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ERIC Number: ED481326
Record Type: Non-Journal
Publication Date: 2003
Pages: 4
Abstractor: N/A
Reference Count: N/A
The Benefits of Career and Technical Education. Trends and Issues Alert.
Brown, Bettina Lankard
Career and technical education (CTE) can benefit students directly by providing earning advantages before and after graduation. It can benefit them indirectly by increasing engagement, retention, and persistence and by directing them to postsecondary education and pursuit of lifelong learning. CTE programs motivate students to get involved in their learning by engaging them in problem-solving activities that construct knowledge and by providing hands-on activities that enable them to apply knowledge; bring students and adults together in a setting of collaborative learning; and offer opportunities for students to interact with community members, potential employers, and students and teachers who share similar career/vocational interests through such organizations as Future Farmers of America. CTE programs offer students an alternative to college prep programs, programs they may not have the interest, ability, or skills to pursue. Research shows students considered "at risk" or "disadvantaged" and students with disabilities have greater success when they are enrolled in technology education, tech prep, school-to-career, and other CTE programs. (Contains annotations of 18 resources that contain information on the ways in which CTE programs, including student organizations, have benefitted students by improving employment, retention, and achievement outcomes.) (YLB)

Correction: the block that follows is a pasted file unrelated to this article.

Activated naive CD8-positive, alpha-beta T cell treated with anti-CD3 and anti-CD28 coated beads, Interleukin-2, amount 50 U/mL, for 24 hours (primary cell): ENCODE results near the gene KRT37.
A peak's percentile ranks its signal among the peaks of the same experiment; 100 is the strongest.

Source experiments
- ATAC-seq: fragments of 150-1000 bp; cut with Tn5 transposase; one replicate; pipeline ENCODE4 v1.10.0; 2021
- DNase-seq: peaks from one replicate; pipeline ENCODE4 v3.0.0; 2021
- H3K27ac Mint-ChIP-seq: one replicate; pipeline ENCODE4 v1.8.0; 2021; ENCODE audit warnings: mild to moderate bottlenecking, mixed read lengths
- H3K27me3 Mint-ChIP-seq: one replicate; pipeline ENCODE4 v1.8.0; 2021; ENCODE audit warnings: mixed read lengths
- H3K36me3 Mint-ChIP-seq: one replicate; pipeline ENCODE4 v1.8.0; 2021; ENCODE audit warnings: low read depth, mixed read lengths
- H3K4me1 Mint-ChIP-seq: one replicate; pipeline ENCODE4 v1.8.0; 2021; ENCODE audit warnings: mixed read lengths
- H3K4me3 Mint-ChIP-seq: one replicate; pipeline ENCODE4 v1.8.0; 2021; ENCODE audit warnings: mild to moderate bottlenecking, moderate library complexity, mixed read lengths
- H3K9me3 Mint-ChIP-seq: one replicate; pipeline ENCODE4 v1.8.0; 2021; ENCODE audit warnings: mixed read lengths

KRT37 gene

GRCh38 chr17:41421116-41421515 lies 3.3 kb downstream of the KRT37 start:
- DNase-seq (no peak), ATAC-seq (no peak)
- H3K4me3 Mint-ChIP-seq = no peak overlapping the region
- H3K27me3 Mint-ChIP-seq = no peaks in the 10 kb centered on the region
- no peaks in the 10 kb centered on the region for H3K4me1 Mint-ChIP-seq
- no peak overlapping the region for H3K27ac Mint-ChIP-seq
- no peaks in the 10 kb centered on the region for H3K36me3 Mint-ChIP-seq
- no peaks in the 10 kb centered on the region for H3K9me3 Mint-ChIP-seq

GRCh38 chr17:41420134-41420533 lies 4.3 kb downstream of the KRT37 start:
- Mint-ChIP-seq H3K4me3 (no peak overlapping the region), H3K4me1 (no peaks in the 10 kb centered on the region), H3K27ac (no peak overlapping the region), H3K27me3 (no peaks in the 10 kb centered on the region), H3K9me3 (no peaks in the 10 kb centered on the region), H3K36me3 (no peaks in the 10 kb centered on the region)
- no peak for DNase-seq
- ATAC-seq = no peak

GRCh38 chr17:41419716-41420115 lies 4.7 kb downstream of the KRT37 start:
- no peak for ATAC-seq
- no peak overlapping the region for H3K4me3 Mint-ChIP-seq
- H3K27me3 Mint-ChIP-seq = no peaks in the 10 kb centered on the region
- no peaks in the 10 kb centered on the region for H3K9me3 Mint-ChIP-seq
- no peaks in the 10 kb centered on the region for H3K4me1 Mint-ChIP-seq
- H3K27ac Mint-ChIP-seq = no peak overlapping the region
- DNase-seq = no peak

For full text:
Publication Type: ERIC Publications
Education Level: N/A
Audience: N/A
Language: English
Sponsor: Office of Educational Research and Improvement (ED), Washington, DC.
Authoring Institution: ERIC Clearinghouse on Adult, Career, and Vocational Education, Columbus, OH.